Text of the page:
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Hulu will be cutting users off from much of its content in May. To gain access to older content, they will now have to pay a subscription fee. More ads are coming soon, as well.
Customers will have to pony up $9.95 in order to see a comprehensive selection of the season's episodes; more ads coming, too

Since March 2008, Hulu has been offering guests a wealth of free TV episodes from parent companies NBC Universal (General Electric), Fox Entertainment Group (News Corp) and ABC Inc. (The Walt Disney Company).  Well, they're not totally free -- you have to watch the occasional ad.  Still, the premise has been a hit, rocketing Hulu to short list of elite websites that includes the likes of YouTube and Facebook.  

The last few months of 2009 were a happy one for Hulu -- it enjoyed its first profitable quarter.  Despite that success, early this year the reoccurring rumor popped up that Hulu was going to start charging subscriptions for at least some of its content.

The only difference is that this time the rumor appears to be true.  Starting in May, Hulu will reportedly air a $9.95 monthly subscription service.  It will continue to offer a bit of free content -- the five most recent episodes of popular shows like Fox's "Glee," "ABC's "Lost" or NBC's "Saturday Night Live".

The crucial difference will be that the current vast library of past episodes and content will be closed off from non-subscribers, accessible only if you pay the monthly fee.

That may be acceptable, considering the average Hulu episode has less commercials than the average TV episode.  But that's the other piece of bad news -- Hulu is reportedly considering upping its number of commercials in the near future as well.

Ultimately the subscription fee isn't horribly high.  However, it will certainly turn some away from the internet's second most popular video site.  And it will make it harder for users to share content, a major source of Hulu's popularity.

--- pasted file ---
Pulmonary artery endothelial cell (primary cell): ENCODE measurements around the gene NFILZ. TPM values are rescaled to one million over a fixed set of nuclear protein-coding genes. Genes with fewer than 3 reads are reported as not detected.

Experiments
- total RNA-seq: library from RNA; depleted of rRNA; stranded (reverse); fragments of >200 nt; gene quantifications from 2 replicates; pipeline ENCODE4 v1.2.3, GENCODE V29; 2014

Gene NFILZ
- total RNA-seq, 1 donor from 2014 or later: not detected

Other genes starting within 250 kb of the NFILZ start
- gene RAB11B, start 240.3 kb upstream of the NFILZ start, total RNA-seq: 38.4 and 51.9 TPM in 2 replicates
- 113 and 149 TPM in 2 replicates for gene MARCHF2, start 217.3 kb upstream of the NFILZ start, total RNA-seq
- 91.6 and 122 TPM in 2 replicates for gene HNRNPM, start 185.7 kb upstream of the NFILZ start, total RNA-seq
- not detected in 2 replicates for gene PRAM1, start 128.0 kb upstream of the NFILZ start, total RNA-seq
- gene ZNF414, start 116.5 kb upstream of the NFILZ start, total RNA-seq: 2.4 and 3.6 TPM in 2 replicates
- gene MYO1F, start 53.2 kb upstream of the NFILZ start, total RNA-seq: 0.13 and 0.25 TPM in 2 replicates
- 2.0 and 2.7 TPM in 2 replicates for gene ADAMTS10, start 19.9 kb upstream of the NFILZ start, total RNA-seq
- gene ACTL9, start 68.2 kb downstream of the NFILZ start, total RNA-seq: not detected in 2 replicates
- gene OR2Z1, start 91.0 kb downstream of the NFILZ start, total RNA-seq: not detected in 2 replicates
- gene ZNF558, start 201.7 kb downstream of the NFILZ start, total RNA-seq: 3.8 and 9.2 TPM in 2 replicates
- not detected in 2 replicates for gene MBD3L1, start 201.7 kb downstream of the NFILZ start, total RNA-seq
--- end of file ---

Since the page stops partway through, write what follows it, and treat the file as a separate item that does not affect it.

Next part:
The networks are intent on increasing their profits and bringing the Hulu revenue more in line with the cable offerings.  However, if they load the episodes with commercials, on top of the planned subscription fee, they just might find that internet users aren't quite as interested.



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Hmm
By Spivonious on 4/22/2010 9:53:52 AM , Rating: 5
Hulu is stupid if they charge users and continue to show advertisements.

If I were in charge, I'd up the commercials for free content (going from the 1-2 per episode to maybe 4-5) but have zero commercials for paying subscribers.

Any word on a Media Center 7 plug-in for Hulu?




RE: Hmm
By MGSsancho on 4/22/2010 10:15:57 AM , Rating: 2
With hardware acceleration (should already be there) also while were making request, I would like to know when I can specify location for cached video content/dvr/etc and when I can full screen Media Center and use my other monitor. If microsoft will not allow cache to be put on a network drive only internal, then that is cool too for us iSCSI users.


RE: Hmm
By Spivonious on 4/22/2010 11:25:01 AM , Rating: 2
Media Center supports hardware acceleration for MPEG2, h.264 and VC-1.

There's no way in the interface to specify the caching location, but you can change a value in the registry to set it.

Dual monitors works for me. Are you running Win7?


RE: Hmm
By jimbojimbo on 4/23/2010 11:11:33 AM , Rating: 2